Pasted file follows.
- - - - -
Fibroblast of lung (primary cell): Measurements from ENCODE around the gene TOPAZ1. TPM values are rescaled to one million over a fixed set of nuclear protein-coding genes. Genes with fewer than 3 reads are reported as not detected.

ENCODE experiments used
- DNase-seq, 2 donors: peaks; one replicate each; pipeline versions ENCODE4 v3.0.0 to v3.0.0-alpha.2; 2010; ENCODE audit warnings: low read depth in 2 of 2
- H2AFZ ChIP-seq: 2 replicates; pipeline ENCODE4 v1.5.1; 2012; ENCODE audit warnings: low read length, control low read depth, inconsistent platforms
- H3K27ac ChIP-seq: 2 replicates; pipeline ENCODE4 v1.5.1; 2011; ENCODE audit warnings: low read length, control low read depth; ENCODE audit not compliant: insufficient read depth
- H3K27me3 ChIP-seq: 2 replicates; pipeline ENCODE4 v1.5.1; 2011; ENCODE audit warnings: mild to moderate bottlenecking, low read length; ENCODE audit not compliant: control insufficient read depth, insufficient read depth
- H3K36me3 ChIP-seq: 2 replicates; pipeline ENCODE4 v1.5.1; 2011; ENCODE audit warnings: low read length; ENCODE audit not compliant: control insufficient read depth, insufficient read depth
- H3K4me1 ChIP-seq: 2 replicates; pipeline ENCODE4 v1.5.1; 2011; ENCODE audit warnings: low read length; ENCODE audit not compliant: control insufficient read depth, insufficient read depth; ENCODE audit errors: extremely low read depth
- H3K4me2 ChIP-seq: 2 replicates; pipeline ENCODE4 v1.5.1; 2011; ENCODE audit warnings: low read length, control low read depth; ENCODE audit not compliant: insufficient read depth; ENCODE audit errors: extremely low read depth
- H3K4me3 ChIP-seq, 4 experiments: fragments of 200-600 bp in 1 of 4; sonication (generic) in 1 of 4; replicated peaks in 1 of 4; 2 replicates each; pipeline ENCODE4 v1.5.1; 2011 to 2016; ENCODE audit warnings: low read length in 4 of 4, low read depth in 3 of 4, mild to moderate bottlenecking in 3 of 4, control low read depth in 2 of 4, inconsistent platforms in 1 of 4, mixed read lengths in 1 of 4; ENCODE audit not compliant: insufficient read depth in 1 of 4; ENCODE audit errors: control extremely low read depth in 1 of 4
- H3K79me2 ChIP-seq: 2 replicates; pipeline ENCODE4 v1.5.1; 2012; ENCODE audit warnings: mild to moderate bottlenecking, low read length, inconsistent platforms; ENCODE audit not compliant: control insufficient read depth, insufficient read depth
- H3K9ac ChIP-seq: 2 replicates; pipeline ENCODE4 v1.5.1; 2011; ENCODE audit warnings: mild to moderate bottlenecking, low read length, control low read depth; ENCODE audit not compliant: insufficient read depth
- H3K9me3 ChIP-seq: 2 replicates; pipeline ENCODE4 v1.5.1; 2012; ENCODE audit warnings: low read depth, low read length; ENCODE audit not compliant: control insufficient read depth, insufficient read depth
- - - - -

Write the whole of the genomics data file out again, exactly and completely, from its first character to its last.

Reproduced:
Fibroblast of lung (primary cell): Measurements from ENCODE around the gene TOPAZ1. TPM values are rescaled to one million over a fixed set of nuclear protein-coding genes. Genes with fewer than 3 reads are reported as not detected.

ENCODE experiments used
- DNase-seq, 2 donors: peaks; one replicate each; pipeline versions ENCODE4 v3.0.0 to v3.0.0-alpha.2; 2010; ENCODE audit warnings: low read depth in 2 of 2
- H2AFZ ChIP-seq: 2 replicates; pipeline ENCODE4 v1.5.1; 2012; ENCODE audit warnings: low read length, control low read depth, inconsistent platforms
- H3K27ac ChIP-seq: 2 replicates; pipeline ENCODE4 v1.5.1; 2011; ENCODE audit warnings: low read length, control low read depth; ENCODE audit not compliant: insufficient read depth
- H3K27me3 ChIP-seq: 2 replicates; pipeline ENCODE4 v1.5.1; 2011; ENCODE audit warnings: mild to moderate bottlenecking, low read length; ENCODE audit not compliant: control insufficient read depth, insufficient read depth
- H3K36me3 ChIP-seq: 2 replicates; pipeline ENCODE4 v1.5.1; 2011; ENCODE audit warnings: low read length; ENCODE audit not compliant: control insufficient read depth, insufficient read depth
- H3K4me1 ChIP-seq: 2 replicates; pipeline ENCODE4 v1.5.1; 2011; ENCODE audit warnings: low read length; ENCODE audit not compliant: control insufficient read depth, insufficient read depth; ENCODE audit errors: extremely low read depth
- H3K4me2 ChIP-seq: 2 replicates; pipeline ENCODE4 v1.5.1; 2011; ENCODE audit warnings: low read length, control low read depth; ENCODE audit not compliant: insufficient read depth; ENCODE audit errors: extremely low read depth
- H3K4me3 ChIP-seq, 4 experiments: fragments of 200-600 bp in 1 of 4; sonication (generic) in 1 of 4; replicated peaks in 1 of 4; 2 replicates each; pipeline ENCODE4 v1.5.1; 2011 to 2016; ENCODE audit warnings: low read length in 4 of 4, low read depth in 3 of 4, mild to moderate bottlenecking in 3 of 4, control low read depth in 2 of 4, inconsistent platforms in 1 of 4, mixed read lengths in 1 of 4; ENCODE audit not compliant: insufficient read depth in 1 of 4; ENCODE audit errors: control extremely low read depth in 1 of 4
- H3K79me2 ChIP-seq: 2 replicates; pipeline ENCODE4 v1.5.1; 2012; ENCODE audit warnings: mild to moderate bottlenecking, low read length, inconsistent platforms; ENCODE audit not compliant: control insufficient read depth, insufficient read depth
- H3K9ac ChIP-seq: 2 replicates; pipeline ENCODE4 v1.5.1; 2011; ENCODE audit warnings: mild to moderate bottlenecking, low read length, control low read depth; ENCODE audit not compliant: insufficient read depth
- H3K9me3 ChIP-seq: 2 replicates; pipeline ENCODE4 v1.5.1; 2012; ENCODE audit warnings: low read depth, low read length; ENCODE audit not compliant: control insufficient read depth, insufficient read depth